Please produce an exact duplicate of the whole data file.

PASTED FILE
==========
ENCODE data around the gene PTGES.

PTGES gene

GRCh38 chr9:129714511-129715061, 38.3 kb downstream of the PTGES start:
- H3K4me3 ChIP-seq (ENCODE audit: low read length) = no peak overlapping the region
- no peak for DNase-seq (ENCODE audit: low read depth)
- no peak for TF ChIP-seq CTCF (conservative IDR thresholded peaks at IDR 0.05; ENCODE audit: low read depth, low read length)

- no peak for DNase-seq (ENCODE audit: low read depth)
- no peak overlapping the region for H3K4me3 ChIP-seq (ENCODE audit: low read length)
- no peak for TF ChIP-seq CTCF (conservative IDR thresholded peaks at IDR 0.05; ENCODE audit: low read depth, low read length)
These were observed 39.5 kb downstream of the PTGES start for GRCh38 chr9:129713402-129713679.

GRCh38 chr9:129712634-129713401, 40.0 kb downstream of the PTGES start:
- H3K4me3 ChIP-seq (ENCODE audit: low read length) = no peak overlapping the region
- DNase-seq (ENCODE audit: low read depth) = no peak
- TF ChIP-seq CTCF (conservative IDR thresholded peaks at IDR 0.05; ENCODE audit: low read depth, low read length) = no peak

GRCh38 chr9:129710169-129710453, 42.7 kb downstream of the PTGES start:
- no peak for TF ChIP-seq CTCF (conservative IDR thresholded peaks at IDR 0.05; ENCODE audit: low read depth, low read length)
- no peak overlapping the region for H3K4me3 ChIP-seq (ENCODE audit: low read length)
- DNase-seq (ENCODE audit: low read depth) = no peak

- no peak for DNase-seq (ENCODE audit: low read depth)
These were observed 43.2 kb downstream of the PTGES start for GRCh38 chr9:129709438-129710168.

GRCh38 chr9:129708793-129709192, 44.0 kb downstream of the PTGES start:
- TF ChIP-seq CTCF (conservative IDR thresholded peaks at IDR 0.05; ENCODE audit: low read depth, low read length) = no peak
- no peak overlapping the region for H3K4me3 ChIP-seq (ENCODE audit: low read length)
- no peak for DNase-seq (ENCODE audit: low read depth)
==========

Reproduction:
ENCODE data around the gene PTGES.

PTGES gene

GRCh38 chr9:129714511-129715061, 38.3 kb downstream of the PTGES start:
- H3K4me3 ChIP-seq (ENCODE audit: low read length) = no peak overlapping the region
- no peak for DNase-seq (ENCODE audit: low read depth)
- no peak for TF ChIP-seq CTCF (conservative IDR thresholded peaks at IDR 0.05; ENCODE audit: low read depth, low read length)

- no peak for DNase-seq (ENCODE audit: low read depth)
- no peak overlapping the region for H3K4me3 ChIP-seq (ENCODE audit: low read length)
- no peak for TF ChIP-seq CTCF (conservative IDR thresholded peaks at IDR 0.05; ENCODE audit: low read depth, low read length)
These were observed 39.5 kb downstream of the PTGES start for GRCh38 chr9:129713402-129713679.

GRCh38 chr9:129712634-129713401, 40.0 kb downstream of the PTGES start:
- H3K4me3 ChIP-seq (ENCODE audit: low read length) = no peak overlapping the region
- DNase-seq (ENCODE audit: low read depth) = no peak
- TF ChIP-seq CTCF (conservative IDR thresholded peaks at IDR 0.05; ENCODE audit: low read depth, low read length) = no peak

GRCh38 chr9:129710169-129710453, 42.7 kb downstream of the PTGES start:
- no peak for TF ChIP-seq CTCF (conservative IDR thresholded peaks at IDR 0.05; ENCODE audit: low read depth, low read length)
- no peak overlapping the region for H3K4me3 ChIP-seq (ENCODE audit: low read length)
- DNase-seq (ENCODE audit: low read depth) = no peak

- no peak for DNase-seq (ENCODE audit: low read depth)
These were observed 43.2 kb downstream of the PTGES start for GRCh38 chr9:129709438-129710168.

GRCh38 chr9:129708793-129709192, 44.0 kb downstream of the PTGES start:
- TF ChIP-seq CTCF (conservative IDR thresholded peaks at IDR 0.05; ENCODE audit: low read depth, low read length) = no peak
- no peak overlapping the region for H3K4me3 ChIP-seq (ENCODE audit: low read length)
- no peak for DNase-seq (ENCODE audit: low read depth)